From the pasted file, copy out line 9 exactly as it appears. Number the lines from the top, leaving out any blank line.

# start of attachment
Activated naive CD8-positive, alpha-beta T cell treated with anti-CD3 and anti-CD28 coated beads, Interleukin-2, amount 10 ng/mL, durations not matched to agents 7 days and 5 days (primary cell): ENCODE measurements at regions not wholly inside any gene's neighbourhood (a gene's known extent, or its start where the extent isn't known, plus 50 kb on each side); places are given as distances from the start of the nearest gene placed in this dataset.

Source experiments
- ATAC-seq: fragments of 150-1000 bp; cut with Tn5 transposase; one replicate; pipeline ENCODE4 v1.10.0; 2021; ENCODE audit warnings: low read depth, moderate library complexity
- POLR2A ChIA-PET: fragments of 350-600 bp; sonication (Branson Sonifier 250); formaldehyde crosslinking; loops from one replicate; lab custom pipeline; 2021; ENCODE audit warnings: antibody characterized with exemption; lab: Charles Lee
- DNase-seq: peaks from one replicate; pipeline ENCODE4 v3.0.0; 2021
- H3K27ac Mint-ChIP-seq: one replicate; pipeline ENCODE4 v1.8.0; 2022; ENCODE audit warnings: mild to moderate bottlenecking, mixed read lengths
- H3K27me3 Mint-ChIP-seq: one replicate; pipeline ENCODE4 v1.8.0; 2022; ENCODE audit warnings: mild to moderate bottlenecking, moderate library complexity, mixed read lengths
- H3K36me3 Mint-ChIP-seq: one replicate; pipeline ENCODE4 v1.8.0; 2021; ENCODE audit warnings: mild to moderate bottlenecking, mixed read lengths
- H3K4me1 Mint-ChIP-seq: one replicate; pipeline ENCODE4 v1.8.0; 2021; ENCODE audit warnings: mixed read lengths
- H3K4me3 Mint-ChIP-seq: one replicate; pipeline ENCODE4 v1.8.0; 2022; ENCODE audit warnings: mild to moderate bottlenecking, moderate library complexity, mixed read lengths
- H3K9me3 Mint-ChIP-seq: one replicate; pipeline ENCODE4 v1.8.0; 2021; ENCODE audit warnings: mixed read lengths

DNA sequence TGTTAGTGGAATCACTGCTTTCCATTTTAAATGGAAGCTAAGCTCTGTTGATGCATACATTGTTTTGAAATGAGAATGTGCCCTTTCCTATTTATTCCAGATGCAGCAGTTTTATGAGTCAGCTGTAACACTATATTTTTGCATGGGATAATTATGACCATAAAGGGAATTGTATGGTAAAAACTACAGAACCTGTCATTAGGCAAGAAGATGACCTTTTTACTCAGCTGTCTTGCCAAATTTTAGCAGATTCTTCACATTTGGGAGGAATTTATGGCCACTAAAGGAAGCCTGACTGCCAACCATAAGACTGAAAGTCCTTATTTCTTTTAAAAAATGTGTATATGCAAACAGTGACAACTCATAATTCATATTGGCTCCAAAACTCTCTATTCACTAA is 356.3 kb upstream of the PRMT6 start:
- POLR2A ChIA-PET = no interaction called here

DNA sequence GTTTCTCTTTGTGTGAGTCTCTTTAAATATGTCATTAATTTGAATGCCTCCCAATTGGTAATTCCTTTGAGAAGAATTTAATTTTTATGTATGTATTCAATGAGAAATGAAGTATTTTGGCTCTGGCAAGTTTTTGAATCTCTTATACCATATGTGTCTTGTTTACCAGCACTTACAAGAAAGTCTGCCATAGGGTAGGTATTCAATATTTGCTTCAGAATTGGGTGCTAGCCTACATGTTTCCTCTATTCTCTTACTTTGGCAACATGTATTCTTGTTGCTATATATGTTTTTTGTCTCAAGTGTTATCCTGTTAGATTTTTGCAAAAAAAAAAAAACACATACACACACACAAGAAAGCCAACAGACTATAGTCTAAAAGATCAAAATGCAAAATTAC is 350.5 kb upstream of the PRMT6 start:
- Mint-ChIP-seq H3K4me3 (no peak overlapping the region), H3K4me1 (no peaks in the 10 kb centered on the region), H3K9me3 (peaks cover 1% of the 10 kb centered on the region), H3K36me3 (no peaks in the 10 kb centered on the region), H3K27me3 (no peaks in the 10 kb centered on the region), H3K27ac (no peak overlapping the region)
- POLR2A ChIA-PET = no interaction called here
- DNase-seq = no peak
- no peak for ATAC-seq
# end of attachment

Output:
- H3K4me1 Mint-ChIP-seq: one replicate; pipeline ENCODE4 v1.8.0; 2021; ENCODE audit warnings: mixed read lengths